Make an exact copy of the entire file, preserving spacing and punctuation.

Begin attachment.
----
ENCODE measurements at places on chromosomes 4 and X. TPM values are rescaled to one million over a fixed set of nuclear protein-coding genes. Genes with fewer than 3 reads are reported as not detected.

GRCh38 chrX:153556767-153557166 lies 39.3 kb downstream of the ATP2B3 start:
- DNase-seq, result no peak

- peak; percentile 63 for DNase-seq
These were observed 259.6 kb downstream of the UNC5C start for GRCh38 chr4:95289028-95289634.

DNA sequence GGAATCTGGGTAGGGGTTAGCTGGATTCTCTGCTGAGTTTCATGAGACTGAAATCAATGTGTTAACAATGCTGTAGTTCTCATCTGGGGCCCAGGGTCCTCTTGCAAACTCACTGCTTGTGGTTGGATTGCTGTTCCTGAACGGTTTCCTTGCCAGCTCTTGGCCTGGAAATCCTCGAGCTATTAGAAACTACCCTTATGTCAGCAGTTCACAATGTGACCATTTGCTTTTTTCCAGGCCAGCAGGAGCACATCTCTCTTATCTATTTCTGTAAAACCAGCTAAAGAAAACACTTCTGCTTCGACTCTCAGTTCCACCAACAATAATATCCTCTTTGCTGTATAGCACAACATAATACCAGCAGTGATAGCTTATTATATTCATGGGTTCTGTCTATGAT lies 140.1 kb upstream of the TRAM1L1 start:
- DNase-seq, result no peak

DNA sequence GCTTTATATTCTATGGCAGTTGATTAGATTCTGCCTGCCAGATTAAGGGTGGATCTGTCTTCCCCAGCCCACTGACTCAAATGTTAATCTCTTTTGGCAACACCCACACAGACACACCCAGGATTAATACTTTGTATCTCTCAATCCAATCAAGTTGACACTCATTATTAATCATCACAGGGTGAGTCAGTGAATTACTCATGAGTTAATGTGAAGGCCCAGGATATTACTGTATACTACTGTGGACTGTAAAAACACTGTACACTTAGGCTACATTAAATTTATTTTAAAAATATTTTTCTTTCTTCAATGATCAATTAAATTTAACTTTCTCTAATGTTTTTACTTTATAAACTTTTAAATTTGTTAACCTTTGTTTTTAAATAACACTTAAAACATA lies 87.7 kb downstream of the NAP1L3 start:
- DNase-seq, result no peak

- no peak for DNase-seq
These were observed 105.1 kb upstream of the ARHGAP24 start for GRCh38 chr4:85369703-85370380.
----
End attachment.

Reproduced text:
ENCODE measurements at places on chromosomes 4 and X. TPM values are rescaled to one million over a fixed set of nuclear protein-coding genes. Genes with fewer than 3 reads are reported as not detected.

GRCh38 chrX:153556767-153557166 lies 39.3 kb downstream of the ATP2B3 start:
- DNase-seq, result no peak

- peak; percentile 63 for DNase-seq
These were observed 259.6 kb downstream of the UNC5C start for GRCh38 chr4:95289028-95289634.

DNA sequence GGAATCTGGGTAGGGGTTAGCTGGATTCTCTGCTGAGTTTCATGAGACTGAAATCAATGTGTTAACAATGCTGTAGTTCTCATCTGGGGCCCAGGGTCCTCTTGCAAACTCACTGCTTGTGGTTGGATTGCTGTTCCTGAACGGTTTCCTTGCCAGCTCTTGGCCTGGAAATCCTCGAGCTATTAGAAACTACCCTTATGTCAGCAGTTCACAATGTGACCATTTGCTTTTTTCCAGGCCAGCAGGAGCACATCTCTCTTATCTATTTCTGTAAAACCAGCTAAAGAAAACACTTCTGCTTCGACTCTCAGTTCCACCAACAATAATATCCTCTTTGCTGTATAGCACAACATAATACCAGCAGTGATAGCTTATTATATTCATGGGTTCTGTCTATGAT lies 140.1 kb upstream of the TRAM1L1 start:
- DNase-seq, result no peak

DNA sequence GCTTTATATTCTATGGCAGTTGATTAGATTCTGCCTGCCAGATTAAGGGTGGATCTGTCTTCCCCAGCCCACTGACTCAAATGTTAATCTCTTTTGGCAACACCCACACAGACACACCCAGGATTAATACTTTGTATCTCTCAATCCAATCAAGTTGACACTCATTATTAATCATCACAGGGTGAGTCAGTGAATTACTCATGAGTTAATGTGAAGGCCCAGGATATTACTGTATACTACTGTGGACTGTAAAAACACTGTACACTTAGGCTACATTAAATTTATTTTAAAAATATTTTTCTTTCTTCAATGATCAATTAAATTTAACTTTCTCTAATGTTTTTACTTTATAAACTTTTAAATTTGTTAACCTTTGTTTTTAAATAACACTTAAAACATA lies 87.7 kb downstream of the NAP1L3 start:
- DNase-seq, result no peak

- no peak for DNase-seq
These were observed 105.1 kb upstream of the ARHGAP24 start for GRCh38 chr4:85369703-85370380.